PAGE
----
National Land Agency advancing blue economy through Hydrography Programme
From left: JDF Coast Guard, LS Cox, Z; Senior Hydrographic Surveyor, National Land Agency, Diego Billings, Assistant Hydrographic Surveyor, National Land Agency Brian Scott, President, TCarta Marine LLC, Kyle Goodrich, Assistant Hydrographic Surveyor, National Land Agency, Matthew-Dane Henry; Field Assistant, National Land Agency, Orean Hinds after a technical exchange activity where the hydrographers trained Goodrich on how to use a multi beam echo sounder to determine the water depth of the East and West Harbours, Port Antonio, Portland.
The National Land Agency (NLA) is reaffirming its commitment to supporting the development of the blue economy by implementing a robust and effective hydrographic survey programme.
This is against the backdrop of World Hydrography Day, which is being commemorated globally today (June 21) under the theme, ‘Hydrography – Underpinning the digital twin of the ocean’.
According to the International Convention for the Safety of Life at Sea (SOLAS), 1974, Jamaica, through the National Land Agency, is responsible for conducting hydrographic surveys of its coastal waters. The Agency is acknowledged as the national hydrographic office and, through its Hydrography Unit, charts the underwater landscape of Jamaica's territorial waters.
Senior Hydrographer at the National Land Agency, Diego Billings, explained that the Agency honours its fulfilment to its stakeholders through the collection, maintenance, and distribution of precise and accurate data obtained from regular surveys of Jamaica's ports and harbours.
“Since the start of the year, the hydrographers of the Agency have conducted routine surveys of Rosey Hole, Port Royal, and the West and East Harbours of Port Antonio this year. The information collected from these surveys is crucial for ensuring smooth and safe navigation for ships and other marine activities,” he said.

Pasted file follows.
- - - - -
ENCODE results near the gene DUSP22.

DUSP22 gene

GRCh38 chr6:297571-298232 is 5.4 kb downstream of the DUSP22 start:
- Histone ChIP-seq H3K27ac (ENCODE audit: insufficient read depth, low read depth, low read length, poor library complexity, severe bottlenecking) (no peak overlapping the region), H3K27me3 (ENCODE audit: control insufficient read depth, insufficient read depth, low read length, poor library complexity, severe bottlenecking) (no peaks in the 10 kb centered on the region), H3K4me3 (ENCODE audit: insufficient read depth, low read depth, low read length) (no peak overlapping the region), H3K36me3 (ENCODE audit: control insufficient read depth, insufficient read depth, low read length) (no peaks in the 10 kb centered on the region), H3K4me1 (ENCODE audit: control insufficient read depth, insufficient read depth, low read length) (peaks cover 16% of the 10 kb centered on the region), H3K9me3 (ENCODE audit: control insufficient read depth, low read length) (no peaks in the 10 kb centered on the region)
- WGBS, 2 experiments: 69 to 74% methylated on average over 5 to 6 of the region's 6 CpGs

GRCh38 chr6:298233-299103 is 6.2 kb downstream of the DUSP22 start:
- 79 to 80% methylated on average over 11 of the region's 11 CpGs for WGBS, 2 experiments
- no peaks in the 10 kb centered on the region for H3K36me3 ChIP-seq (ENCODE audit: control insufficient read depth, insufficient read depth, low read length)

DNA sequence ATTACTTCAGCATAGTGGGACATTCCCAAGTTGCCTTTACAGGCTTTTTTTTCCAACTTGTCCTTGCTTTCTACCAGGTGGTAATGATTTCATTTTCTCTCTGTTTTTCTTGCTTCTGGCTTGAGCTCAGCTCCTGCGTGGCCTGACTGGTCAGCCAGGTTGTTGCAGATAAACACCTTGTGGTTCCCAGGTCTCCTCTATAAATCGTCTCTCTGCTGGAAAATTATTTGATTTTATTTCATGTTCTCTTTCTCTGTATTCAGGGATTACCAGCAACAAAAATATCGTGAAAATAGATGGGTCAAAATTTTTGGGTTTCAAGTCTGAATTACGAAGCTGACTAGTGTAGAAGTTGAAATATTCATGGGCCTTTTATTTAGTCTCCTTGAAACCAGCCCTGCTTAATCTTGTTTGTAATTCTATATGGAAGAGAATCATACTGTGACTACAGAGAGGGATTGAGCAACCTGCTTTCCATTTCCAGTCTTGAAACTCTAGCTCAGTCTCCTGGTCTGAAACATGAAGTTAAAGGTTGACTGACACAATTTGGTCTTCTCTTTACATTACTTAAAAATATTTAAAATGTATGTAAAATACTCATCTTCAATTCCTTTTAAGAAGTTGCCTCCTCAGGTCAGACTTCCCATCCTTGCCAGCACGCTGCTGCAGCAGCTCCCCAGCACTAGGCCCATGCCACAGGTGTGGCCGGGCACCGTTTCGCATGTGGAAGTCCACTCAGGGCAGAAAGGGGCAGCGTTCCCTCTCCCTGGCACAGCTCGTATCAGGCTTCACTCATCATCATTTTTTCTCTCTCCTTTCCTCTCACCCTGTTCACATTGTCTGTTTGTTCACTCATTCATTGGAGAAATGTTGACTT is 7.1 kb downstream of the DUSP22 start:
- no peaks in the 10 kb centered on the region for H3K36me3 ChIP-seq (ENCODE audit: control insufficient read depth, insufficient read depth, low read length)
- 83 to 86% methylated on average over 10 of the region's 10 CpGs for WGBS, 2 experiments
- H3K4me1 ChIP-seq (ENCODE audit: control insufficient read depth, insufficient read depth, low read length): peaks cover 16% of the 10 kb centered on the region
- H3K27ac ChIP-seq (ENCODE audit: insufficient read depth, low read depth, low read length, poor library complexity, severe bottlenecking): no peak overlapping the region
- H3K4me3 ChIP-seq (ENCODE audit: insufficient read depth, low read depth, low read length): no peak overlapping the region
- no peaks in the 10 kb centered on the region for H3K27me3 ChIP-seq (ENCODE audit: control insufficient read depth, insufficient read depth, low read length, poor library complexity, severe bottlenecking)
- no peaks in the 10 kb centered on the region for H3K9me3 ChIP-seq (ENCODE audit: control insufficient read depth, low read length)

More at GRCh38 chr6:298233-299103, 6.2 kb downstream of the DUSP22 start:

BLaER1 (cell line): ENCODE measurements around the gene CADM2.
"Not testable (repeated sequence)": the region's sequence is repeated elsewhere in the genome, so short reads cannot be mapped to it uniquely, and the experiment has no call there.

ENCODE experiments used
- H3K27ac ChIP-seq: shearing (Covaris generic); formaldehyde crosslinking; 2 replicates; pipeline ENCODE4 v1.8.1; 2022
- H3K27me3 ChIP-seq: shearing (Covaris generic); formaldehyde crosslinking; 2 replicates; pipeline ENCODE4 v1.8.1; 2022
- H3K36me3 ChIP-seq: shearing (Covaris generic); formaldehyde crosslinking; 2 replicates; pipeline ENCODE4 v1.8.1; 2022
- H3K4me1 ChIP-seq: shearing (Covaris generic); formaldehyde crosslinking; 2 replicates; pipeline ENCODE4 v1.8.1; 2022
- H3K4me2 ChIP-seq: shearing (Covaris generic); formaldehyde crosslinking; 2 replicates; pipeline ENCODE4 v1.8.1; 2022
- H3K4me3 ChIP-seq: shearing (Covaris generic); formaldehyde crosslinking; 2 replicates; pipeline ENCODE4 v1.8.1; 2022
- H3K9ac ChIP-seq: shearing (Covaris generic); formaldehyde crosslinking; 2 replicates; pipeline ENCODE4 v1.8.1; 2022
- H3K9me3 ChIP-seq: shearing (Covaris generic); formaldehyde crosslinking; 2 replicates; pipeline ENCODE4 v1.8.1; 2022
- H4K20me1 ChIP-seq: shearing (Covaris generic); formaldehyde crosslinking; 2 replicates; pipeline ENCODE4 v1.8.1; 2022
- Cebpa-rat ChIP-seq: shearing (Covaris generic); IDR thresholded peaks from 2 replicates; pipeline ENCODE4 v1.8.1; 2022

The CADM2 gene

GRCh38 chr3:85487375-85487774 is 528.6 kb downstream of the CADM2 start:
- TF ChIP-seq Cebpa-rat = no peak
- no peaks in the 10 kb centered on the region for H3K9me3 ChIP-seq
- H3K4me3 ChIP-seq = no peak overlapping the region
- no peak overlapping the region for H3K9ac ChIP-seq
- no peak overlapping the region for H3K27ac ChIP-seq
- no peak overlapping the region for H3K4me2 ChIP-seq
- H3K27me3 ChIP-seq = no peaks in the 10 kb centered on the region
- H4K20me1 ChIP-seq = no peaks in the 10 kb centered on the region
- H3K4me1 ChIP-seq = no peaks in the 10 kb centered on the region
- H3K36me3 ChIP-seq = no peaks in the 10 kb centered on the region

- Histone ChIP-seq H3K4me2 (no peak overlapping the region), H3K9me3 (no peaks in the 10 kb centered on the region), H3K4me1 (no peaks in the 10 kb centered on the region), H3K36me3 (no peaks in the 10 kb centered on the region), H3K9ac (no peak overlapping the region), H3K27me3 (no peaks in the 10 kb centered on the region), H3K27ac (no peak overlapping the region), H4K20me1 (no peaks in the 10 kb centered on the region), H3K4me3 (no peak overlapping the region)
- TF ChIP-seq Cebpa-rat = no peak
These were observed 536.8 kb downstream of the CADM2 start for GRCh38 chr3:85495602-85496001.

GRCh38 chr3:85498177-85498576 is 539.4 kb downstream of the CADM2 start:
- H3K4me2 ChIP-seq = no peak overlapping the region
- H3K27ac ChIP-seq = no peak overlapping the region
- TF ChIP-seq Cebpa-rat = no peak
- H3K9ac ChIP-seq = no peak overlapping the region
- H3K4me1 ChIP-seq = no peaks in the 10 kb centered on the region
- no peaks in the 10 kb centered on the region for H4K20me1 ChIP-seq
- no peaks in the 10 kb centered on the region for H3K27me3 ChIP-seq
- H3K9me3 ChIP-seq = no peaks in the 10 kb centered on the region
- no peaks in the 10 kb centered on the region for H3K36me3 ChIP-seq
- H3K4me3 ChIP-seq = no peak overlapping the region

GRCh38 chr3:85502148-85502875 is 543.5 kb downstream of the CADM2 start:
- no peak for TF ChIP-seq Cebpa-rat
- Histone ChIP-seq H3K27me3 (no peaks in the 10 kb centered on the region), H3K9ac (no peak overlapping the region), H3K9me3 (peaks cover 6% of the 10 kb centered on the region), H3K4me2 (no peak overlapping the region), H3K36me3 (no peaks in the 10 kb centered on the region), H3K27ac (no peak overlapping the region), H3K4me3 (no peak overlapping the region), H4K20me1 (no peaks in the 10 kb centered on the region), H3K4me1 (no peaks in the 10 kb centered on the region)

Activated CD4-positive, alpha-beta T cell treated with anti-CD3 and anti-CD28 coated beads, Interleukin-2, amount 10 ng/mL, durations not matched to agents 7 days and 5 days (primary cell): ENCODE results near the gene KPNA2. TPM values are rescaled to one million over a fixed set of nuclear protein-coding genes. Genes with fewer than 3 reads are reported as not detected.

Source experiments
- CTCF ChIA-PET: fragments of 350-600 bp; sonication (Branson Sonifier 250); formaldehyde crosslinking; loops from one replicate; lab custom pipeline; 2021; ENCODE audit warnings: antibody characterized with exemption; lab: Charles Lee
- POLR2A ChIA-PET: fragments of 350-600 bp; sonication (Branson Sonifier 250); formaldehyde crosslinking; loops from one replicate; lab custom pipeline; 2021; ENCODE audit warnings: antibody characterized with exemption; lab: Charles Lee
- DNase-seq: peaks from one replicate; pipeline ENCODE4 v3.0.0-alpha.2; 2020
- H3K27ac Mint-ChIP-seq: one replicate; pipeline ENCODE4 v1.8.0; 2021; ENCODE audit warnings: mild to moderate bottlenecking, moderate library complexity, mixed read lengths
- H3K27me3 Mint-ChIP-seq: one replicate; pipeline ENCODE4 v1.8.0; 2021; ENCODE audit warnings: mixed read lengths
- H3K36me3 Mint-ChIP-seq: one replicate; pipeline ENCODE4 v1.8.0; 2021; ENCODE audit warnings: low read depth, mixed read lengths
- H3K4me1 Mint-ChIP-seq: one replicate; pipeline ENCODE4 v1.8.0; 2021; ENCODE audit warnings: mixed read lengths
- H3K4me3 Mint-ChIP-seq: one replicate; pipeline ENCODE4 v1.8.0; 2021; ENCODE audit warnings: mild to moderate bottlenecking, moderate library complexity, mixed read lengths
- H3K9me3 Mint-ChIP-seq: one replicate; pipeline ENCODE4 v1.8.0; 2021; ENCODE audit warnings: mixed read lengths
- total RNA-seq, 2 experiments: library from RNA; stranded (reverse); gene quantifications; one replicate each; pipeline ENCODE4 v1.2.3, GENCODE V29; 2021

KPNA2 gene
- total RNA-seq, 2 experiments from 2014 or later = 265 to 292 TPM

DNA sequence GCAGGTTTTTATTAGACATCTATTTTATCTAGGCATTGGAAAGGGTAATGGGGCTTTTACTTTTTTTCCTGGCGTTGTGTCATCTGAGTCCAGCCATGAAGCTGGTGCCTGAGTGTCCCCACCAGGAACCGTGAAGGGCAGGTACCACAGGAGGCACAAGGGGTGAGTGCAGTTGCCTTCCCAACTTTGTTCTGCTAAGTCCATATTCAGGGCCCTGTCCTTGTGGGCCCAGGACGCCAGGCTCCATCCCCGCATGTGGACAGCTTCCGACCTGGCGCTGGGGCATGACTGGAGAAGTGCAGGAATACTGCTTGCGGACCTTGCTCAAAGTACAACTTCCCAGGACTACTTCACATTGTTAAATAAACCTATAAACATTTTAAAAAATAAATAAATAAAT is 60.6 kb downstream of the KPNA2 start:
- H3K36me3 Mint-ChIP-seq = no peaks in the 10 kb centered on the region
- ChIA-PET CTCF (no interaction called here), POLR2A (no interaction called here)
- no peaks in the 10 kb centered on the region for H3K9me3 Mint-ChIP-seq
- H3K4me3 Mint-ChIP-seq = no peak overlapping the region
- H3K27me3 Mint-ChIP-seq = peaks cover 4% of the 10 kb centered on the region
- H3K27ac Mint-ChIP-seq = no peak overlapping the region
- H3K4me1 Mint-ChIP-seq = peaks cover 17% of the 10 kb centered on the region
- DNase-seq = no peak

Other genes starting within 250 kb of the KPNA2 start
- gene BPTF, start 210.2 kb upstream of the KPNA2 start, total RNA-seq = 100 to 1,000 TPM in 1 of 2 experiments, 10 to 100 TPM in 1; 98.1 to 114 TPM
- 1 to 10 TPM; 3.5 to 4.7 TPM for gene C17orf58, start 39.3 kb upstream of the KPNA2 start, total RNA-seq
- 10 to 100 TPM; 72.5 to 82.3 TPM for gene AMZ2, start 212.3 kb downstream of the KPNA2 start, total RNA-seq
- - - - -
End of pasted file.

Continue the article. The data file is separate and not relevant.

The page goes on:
Some of these activities include maritime boundary delimitation, national marine spatial data infrastructures, marine defence and security, coastal zone management, and recreational boating, among others.
He also mentioned that ‘improved understanding of the sea floor through hydrography can be used to harness the full potential of the blue economy by seizing opportunities to boost economic growth, improve livelihoods and intensify trade activities, all while preserving the seas ecosystem”.
By the end of 2023, the Agency plans to conduct four additional hydrographic surveys of the Montego Bay, Negril, Black River, and Ocho Rios Harbours.
Billings further mentioned that the quality of the hydrographic survey results has been enhanced with the help of technological advancements.
“We recently employed the satellite derived bathymetry (SDB) method in our hydrographic surveys. This approach enables us to produce bathymetric maps of extensive regions, which allows for more effective and efficient use of time and resources,” the Senior Hydrographer said.
This was first accomplished through a collaborative case study with TCarta Caribe in 2020 where a hydrographic survey was completed of the Bowden Harbour in St Thomas using SDB.
He further expounded that “drones have also been used to map the shorelines of the seas which has resulted in significant reduction in the overall time it takes to complete surveys.”
Jamaica holds the position of council member within the International Hydrographic Organization (IHO) and with such responsibility there is increased motivation to expand the country’s imprint in the arena of ocean mapping. Plans are, therefore, underway for Jamaica to participate in the Nippon-Foundation-GEBCO Seabed 2030 Project. This initiative aligns with the United Nation’s Sustainable Development Goal 14 which is to conserve and sustainably use the ocean, seas, and marine resources for sustainable development.
As part of this Project, hydrographers from the NLA will be tasked with mapping Jamaica’s Exclusive Economic Zone (EEZ). This team consists of two Category-A and one Category-B hydrographic professionals who have received international training and are certified by the International Federation of Surveyors (FIG), International Hydrographic Organization (IHO), and International Cartographic Association (ICA).
"It will be a challenging yet rewarding endeavour. By 2030, the hydrographic data collected from Jamaica's EEZ will be combined with other seabed mapping data to create a comprehensive digital map of the world's ocean floor. We are enthusiastic about the potential of this global endeavour and its impact on the development of Jamaica's blue economy," he expressed.
June 21st marks the annual observance of World Hydrography Day, which was initially proposed to the United Nations General Assembly in 2005 by the International Hydrographic Organisation. The first official commemoration of this day was held in 2006.